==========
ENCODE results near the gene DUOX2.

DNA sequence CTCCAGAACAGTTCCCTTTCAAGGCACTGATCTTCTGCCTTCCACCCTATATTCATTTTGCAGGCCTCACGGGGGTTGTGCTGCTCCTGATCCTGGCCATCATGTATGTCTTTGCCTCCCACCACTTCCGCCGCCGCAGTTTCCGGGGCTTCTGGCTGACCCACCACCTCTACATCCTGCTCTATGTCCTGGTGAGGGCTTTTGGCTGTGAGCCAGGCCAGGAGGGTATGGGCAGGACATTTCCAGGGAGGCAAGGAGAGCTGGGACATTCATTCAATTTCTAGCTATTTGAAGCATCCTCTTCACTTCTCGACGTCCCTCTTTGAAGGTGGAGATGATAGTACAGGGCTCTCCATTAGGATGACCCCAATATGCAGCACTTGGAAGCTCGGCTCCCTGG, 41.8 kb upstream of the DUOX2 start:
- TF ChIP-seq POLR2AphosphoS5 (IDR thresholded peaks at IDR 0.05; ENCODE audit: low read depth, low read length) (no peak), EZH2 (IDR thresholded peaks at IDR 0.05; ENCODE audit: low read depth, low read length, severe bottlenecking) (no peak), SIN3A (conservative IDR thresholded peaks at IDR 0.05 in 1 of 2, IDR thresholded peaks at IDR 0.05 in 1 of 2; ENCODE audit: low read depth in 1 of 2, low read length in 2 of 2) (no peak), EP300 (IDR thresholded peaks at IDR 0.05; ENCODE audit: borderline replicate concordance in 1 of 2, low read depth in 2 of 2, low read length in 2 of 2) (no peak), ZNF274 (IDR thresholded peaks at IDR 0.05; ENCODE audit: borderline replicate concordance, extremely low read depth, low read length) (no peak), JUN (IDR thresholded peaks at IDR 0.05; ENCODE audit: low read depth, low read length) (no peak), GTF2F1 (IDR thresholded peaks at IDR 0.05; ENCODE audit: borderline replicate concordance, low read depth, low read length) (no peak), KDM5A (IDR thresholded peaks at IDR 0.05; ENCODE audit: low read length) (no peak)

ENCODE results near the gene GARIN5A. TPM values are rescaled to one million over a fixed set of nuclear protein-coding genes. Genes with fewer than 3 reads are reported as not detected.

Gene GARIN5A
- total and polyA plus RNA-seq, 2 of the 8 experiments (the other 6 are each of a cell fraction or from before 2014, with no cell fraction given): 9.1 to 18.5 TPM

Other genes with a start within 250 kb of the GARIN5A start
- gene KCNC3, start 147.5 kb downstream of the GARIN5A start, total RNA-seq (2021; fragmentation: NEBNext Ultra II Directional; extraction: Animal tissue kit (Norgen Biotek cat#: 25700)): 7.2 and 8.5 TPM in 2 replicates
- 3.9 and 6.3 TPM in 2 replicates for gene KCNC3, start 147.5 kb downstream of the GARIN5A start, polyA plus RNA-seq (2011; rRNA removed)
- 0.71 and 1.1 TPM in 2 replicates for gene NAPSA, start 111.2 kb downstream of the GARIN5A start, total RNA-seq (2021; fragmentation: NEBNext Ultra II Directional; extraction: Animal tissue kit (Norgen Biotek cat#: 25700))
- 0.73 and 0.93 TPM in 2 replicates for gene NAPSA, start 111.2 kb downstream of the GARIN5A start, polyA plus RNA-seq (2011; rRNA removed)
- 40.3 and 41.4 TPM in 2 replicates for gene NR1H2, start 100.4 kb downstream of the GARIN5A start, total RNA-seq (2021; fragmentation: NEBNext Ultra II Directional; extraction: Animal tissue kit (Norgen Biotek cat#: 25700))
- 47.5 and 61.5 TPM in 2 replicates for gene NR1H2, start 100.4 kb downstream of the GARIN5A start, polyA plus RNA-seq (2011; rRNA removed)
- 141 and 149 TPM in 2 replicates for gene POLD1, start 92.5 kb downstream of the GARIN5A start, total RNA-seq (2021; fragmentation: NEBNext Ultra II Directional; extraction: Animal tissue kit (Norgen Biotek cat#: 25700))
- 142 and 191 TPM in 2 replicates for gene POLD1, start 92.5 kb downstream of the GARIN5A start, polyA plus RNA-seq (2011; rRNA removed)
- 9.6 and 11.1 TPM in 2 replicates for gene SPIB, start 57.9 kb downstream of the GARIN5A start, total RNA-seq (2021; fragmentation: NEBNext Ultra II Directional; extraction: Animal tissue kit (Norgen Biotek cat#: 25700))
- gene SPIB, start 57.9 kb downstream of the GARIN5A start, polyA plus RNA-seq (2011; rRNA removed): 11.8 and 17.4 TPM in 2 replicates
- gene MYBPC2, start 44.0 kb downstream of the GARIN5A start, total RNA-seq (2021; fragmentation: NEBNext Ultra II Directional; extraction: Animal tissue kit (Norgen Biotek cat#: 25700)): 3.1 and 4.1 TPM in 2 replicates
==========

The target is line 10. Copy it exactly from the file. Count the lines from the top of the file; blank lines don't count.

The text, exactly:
- 0.71 and 1.1 TPM in 2 replicates for gene NAPSA, start 111.2 kb downstream of the GARIN5A start, total RNA-seq (2021; fragmentation: NEBNext Ultra II Directional; extraction: Animal tissue kit (Norgen Biotek cat#: 25700))